Unsaturated fat can be broken down into three subtypes; monounsaturated fat, polyunsaturated fat, and trans fat. You can tell what kinds of fats are unsaturated because they are typically liquid at room temperature and turn solid when cooled. The American Heart Association recommends total fat intake to be around 25-30% of total caloric intake. However, everybody’s needs vary so I recommend working with a Registered Dietitian to find out your specific needs.
Monounsaturated fat contains one (mono) double bond. This double bond promotes fluidity in the cell membrane so nutrients can easily pass in and out as needed. The Munk Pack Keto Granola Bar contains ~5 grams of this type of fat per bar!
Since the word “poly” is a prefix meaning “many” it makes sense that polyunsaturated fats contain two or more double bonds. There are two types of polyunsaturated fat; Omega 3 and Omega 6 fatty acids which are considered essential for our bodies. Whole foods like almonds, sunflower and pumpkin seeds contain poly- and mono-unsaturated fat. These whole food ingredients are readily incorporated into many Munk Pack keto bar products.
Trans fat has been shown to contribute to many negative health outcomes and therefore it’s recommended to avoid this kind of fat. Munk Pack products contain zero grams of trans fat.
Capitalize on carbohydrates!
Just like fats and proteins, carbohydrates come in different forms. The two main forms being complex and simple carbohydrates. Each form is digested and absorbed differently.
Simple carbohydrates are digested and absorbed very easily. This results in a quicker rise in blood glucose accompanied by a sharp crash, if a simple carb is consumed alone. Simple carbohydrates include white bread, crackers, and cakes. Chronically overconsuming simple carbohydrates alone could lead to insulin resistance which can then lead to cardiovascular disease and type two diabetes.
On the other hand, complex carbohydrates are harder for our bodies to digest and therefore these types of carbs do not quickly raise blood glucose levels. This is because they are often accompanied by insoluble and soluble fiber as well as phytonutrients. When combined, all of these components support a healthy gastrointestinal tract and optimal bodily function! Foods like sweet potatoes, bananas, apples, vegetables, and brown rice are all examples of complex carbohydrates.
Carbohydrates our bodies main source of energy. So, they are not to be feared! If you’re avoiding carbs to stay in ketosis, the body will defer to utilizing fat as a source of energy. This mechanism is actually ancestral because when we didn’t have access to enough food, in our hunting and gathering days, our body needed another way to continue to provide us energy and keep us alive.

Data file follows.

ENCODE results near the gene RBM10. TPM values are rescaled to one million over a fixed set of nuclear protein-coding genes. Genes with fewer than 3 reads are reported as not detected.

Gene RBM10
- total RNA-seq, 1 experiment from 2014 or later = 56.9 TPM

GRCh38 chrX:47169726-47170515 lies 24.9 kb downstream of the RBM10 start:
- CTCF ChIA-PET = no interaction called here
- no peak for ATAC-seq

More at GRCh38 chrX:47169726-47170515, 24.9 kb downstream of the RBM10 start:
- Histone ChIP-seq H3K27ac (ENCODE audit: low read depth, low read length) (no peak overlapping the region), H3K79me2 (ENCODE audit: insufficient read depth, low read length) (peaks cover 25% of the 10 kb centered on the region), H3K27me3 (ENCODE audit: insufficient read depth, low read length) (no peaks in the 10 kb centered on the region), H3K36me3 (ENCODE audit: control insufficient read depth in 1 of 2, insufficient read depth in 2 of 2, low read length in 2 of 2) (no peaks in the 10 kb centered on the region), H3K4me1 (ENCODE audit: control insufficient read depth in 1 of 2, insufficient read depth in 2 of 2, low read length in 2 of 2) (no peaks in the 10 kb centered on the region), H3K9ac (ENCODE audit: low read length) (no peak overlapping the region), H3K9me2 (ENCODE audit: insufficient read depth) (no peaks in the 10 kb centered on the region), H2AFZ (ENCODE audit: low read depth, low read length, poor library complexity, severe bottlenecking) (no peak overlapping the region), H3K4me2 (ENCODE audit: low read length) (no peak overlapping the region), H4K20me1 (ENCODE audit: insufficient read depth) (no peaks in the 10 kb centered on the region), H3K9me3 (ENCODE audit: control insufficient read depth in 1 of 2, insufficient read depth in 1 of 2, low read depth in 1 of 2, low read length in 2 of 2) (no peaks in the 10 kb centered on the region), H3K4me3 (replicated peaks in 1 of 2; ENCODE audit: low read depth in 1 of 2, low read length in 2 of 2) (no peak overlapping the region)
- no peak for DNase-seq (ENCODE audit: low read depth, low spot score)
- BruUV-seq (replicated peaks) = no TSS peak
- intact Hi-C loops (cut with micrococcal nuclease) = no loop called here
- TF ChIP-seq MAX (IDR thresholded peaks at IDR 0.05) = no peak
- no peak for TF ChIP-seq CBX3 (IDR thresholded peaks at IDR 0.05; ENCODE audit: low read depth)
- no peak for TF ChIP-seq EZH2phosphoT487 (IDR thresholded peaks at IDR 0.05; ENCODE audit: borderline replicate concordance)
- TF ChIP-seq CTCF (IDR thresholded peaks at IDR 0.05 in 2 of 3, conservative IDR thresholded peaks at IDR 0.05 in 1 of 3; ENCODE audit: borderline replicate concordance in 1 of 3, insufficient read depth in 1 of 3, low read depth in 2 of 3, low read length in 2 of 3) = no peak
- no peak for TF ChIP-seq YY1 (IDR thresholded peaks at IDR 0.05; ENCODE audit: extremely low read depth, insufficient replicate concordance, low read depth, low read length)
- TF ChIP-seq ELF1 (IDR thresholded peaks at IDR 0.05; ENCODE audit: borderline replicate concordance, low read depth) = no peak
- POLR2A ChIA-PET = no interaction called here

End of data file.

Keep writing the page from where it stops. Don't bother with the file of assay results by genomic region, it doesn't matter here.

If you are thinking about engaging in the ketogenic diet, I recommend speaking with a Registered Dietitian and a Doctor to make certain that this is right for you and your needs. If it’s determined that this is the right protocol for you, long or short-term, then you may need to be aware of “net carbs.”
Net carbohydrates, or net carbs, is the total amount of carbohydrate your body is absorbing. If a product has fiber in it, for example, the net carb will likely be lower since the fiber is essentially sweeping away some of the carbs with it. You can calculate the net carbohydrate a product contains by subtracting the total carbs by the grams of fiber… And voila you get net carbs!
This is important for individuals who require lower carbohydrates because even if a product has X amount of carbs, if the fiber content is high you aren’t actually receiving that amount of carbs noted on the label.
The bottom line, fuel up on complex carbs, always speak with a healthcare professional before engaging in any dietary or lifestyle change, and learn to become more in tune with what your body needs. 🙂
P.S. – Don’t forget to hydrate!
I know, I know… The last thing you want to hear again is “make sure to drink water”! However, this is said over and over again for a reason. Water is needed to carry nutrients throughout our body, but especially to our muscle cells. This helps combat muscle fatigue for quicker recovery!
I recommended drinking a cup of water when you wake up in the morning, and then sipping on it throughout the rest of the day. If you’re planning on exercising, The American College of Sports Medicine (ACSM) suggests that you start drinking fluids at least four hours before your workout.
If you’re sick of plain ol’ water, try infusing it with lemon, lavender, or orange!